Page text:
Because of its high rainfall, the South East is one of South Australia’s major agriculture and horticulture districts. The SA Department of Agriculture has had staff and an office at Mt Gambier for more than a century.
Early Mt Gambier Staff
The first officer appointed in the Mt Gambier district was Mr Rodney Fowler. He acted as a part time Orchard and Garden Inspector between January and March 1908, and was then appointed full time to this position on 9 November 1908. Although he initially lived and operated from Coonawarra, he relocated to Mt Gambier in 1910-11, concentrating on activities in the Coonawarra, Mt Gambier, Naracoorte and Penola districts. His early work focussed on inspection and quarantine services associated with fruit fly, codlin moth, phylloxera and other major pests, chaff quality, and registered fertilisers and chemicals.
Over time, the role evolved to include certification of potatoes (over 33,000 bags of seed potatoes approved in 1913-14) and other crops for export interstate, research into new pests such as curculio beetle, evaluation of new potato varieties, and delivery of horticulture advisory services from Bordertown to Port Mac Donnell. In 1916-17, he was covering much of this extensive region on a motor cycle. In 1918, Mr Fowler moved to the role of Manager, Blackwood Experimental Orchard, and was replaced by Mr John Harris, who held the South East position of Orchard Instructor and Inspector. In September 1920, Mr Harris transferred to this position for Northern Districts (Clare, Barossa and mid north) and was replaced by Mr Hector Orchard.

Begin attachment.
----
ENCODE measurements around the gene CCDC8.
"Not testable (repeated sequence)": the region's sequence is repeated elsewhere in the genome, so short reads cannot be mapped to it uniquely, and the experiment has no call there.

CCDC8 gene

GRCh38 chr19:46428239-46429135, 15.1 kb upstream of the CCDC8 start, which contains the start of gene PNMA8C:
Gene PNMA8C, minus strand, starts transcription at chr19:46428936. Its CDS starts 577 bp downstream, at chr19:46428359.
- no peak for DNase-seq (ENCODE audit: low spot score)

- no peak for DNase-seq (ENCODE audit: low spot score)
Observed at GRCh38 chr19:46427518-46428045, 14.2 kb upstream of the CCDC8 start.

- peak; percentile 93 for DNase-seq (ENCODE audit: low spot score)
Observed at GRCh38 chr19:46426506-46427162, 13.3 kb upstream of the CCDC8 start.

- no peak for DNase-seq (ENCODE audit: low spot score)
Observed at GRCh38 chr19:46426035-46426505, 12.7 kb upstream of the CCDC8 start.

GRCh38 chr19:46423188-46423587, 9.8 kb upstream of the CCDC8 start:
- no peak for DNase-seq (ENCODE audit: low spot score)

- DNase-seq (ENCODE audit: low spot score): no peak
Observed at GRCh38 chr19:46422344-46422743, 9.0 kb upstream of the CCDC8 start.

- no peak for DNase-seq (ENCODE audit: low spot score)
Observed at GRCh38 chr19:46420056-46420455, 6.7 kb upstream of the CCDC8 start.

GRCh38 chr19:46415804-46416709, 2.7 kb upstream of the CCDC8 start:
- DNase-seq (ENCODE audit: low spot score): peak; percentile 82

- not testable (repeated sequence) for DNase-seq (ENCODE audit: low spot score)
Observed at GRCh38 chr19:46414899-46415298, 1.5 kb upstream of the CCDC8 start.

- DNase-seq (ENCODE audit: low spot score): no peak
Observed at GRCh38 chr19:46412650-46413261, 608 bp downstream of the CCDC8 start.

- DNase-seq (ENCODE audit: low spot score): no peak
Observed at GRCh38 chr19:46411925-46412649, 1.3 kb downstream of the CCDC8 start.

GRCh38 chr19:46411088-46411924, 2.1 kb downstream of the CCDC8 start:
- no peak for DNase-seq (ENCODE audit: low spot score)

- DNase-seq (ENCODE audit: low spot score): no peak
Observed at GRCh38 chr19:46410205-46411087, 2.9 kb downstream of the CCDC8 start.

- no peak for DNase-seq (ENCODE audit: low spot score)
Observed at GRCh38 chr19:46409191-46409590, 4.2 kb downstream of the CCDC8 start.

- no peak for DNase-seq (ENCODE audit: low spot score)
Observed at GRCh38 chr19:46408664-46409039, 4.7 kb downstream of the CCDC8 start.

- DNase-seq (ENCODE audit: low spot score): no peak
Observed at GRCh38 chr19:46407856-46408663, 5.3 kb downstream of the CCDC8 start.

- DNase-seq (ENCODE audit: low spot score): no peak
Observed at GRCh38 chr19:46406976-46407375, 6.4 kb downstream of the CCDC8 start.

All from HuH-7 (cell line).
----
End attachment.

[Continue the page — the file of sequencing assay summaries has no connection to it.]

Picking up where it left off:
Loading potatoes into rail trucks at Mt Gambier, May 1959. Horticultural Inspectors have played a key role in facilitating export of produce from the South East region.
Mr Orchard served as the South East Horticulture Instructor and Inspector for 14 years, when he was transferred to the Southern District (south of Adelaide) to replace a retiring Mr C.H. Beaumont. Mr A.L. Warren replaced Mr Orchard as the South East Horticulture Instructor in February 1934.
An important role during the 1920’s and 1930’s was assisting WW1 Soldier Settlers as they developed their properties. Alternate crops like chicory (Rendelsham) and tobacco (Yahl and Kalangadoo) were also important to the South East during this period.
Delivery of services to grain and livestock industries were focussed from Kybybolite Research Station (rather than Mt Gambier), and commenced with appointment of the Superintendent of Agriculture, South East to Kybybolite in 1909.
Services have been provided from a series of Mt Gambier office locations, including:
Some of the major service programs delivered to South East agricultural industries from the Mt Gambier District Office during the past 50 years include:
While a considerable amount of information was distributed to farmers via “one on one” servicing, a range of other methods were used to improve farmer skills and productivity. This included:
Skeleton Weed field day, Penola 1971.